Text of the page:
Sikuli: scripting with screenshots
Now this “play iTunes” script is hardly groundbreaking, as the same effect could be achieved manually in just a few clicks, but already people are using Sikuli to do some far more advanced things than this. For instance, there’s a demo on YouTube of someone using it to export music from Logic Pro into a new movie file, then using QuickTime player to email the file using the Share function. Another script automates an entire Coda workflow (Coda is a web development tool), uploading new versions of the pages to a website, and there’s even a demo of Sikuli playing a game of Bejewelled.
It’s true that creating the scripts in the first place can be a little tricky, especially while you’re still getting the hang of the language (and since I’m not a Python programmer, getting
used to that language’s various – let’s be kind and call them “idiosyncrasies” – took me a while).
If you find that you’re performing the same repetitive tasks over and over again, this program may well save you huge amounts of time
But once you do get into the groove it’s remarkably easy to do some really quite sophisticated things. If you find that you’re performing the same repetitive tasks over and over again, this program may well save you huge amounts of time.
For example, the first demo on the Sikuli site shows how to change your machine’s IP address, which isn’t particularly exciting unless you have to do that every day when you move your laptop from home to the office, in which case you’ll find it a massive relief.
While the scripting language is based on Python, it includes many extra features such as moving the mouse to a particular place on the screen and clicking, typing values into dialog boxes, and searching for a visual element based on some other element. For instance, if there are multiple sliders on a page, you could find the one you want by identifying a label to the left of it, then tell Sikuli to look for a slider to the right of that label. Clearly, a lot of thought has gone into this product, and it’s improving with every new release.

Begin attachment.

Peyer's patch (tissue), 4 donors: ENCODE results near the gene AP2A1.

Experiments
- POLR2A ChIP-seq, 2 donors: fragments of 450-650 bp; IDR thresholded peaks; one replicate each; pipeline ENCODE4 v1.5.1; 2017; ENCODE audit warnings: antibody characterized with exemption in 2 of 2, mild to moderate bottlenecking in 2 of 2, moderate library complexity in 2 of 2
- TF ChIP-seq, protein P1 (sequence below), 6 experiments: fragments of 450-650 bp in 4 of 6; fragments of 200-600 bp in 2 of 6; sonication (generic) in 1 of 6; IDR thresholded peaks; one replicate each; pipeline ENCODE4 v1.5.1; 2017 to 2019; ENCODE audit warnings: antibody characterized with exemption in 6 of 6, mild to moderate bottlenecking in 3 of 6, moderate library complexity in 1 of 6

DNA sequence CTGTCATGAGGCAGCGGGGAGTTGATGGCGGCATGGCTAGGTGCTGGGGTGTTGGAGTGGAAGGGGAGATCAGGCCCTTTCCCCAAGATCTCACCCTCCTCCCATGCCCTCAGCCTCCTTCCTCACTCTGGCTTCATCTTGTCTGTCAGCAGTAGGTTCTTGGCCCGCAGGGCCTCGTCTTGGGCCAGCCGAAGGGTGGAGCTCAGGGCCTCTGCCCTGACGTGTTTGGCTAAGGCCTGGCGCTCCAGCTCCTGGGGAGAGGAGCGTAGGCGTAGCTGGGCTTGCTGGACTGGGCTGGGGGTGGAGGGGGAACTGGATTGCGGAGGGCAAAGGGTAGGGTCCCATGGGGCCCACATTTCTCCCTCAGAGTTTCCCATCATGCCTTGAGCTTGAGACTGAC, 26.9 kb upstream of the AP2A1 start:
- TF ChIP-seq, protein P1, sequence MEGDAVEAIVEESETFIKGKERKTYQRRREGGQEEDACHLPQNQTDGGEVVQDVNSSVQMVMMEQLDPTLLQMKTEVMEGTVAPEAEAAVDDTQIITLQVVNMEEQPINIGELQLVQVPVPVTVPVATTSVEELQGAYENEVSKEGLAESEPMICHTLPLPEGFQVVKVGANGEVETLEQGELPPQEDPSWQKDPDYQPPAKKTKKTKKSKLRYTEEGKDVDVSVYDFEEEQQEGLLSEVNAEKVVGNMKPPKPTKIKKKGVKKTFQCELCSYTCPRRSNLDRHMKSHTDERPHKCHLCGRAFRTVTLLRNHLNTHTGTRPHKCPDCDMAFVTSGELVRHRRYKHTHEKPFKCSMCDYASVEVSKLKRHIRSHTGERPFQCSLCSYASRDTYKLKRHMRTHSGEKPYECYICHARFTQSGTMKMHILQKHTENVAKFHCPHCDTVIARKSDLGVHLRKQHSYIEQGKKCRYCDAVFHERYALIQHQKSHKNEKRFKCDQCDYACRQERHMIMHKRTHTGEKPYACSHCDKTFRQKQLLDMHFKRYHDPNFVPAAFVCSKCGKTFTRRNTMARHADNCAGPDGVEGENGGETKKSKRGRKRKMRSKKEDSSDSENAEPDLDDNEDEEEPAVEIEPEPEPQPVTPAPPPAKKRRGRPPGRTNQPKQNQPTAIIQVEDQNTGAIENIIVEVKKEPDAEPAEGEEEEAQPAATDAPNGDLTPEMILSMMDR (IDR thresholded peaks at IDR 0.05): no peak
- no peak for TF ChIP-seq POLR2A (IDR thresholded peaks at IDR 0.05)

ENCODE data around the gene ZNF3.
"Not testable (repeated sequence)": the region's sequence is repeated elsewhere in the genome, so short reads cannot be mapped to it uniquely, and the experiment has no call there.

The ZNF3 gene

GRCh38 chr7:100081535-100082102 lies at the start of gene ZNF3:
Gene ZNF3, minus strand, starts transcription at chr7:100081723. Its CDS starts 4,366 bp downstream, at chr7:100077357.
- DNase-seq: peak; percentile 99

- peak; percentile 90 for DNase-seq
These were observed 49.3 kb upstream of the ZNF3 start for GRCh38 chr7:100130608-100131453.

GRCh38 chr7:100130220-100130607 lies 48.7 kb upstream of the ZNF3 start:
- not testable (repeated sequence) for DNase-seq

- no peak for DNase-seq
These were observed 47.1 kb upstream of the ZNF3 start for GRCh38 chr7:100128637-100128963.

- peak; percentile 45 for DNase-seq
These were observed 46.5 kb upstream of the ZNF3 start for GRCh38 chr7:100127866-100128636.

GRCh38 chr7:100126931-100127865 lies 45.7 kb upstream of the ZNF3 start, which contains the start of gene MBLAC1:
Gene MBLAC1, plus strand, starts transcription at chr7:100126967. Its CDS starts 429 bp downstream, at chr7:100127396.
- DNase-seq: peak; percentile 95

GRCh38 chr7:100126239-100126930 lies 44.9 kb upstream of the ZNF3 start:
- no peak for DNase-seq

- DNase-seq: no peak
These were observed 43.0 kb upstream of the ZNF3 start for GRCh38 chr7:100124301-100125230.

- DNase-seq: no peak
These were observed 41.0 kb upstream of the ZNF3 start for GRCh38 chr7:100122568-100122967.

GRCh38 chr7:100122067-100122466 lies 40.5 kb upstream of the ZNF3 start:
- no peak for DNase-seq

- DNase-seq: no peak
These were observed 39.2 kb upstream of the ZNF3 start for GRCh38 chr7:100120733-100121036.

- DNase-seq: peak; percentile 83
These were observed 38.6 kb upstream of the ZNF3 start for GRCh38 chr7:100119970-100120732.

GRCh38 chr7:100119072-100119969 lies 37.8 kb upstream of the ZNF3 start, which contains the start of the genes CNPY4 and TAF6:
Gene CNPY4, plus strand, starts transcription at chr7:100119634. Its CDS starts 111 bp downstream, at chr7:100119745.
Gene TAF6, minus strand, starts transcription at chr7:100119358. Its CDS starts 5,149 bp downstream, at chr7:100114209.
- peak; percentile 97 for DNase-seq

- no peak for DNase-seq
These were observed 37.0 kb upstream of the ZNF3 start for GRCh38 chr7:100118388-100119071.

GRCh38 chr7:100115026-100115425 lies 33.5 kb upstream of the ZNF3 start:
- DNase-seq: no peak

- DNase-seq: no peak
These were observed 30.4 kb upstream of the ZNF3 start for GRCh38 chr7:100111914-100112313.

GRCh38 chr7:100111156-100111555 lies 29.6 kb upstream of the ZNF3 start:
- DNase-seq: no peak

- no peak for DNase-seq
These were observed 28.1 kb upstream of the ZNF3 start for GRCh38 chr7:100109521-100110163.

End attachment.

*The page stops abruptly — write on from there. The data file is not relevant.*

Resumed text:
One criticism I do have is that the documentation could do with being beefed up quite a bit: it currently consists of a few examples, a few How-Tos, and a rather limited command reference that details the Sikuli extensions to the Python language. The command reference isn’t awfully clear in places, and several times I had to resort to web searches to find out how to do various things. However, these web searches pretty well always paid off and found me the information I was looking for, so don’t let this put you off the project as a whole.
I’ve been through plenty of scripting tools in my time, all the way back to QuickKeys in the early days of the Mac, and Project Sikuli is the first one in a very long time that’s really caught my interest.
It’s a totally new way to think about automating some of your workflow, and even non-programmers should be able to pick up its basics quite quickly, given how visual everything is. I’ll admit that I haven’t tried it on a Windows machine yet, but the reports I’ve read say that it works well on that platform too, although the screengrabs throughout the project’s web pages demonstrate clearly that much of the development team is Mac-centric (which I, of course, wholeheartedly applaud!).
And with that, I’m off to work on a script that involves automatically ripping portions of DVDs, something my company does for a PR client and which will save the person who’s responsible for that job about 30 minutes every time he has to do it.
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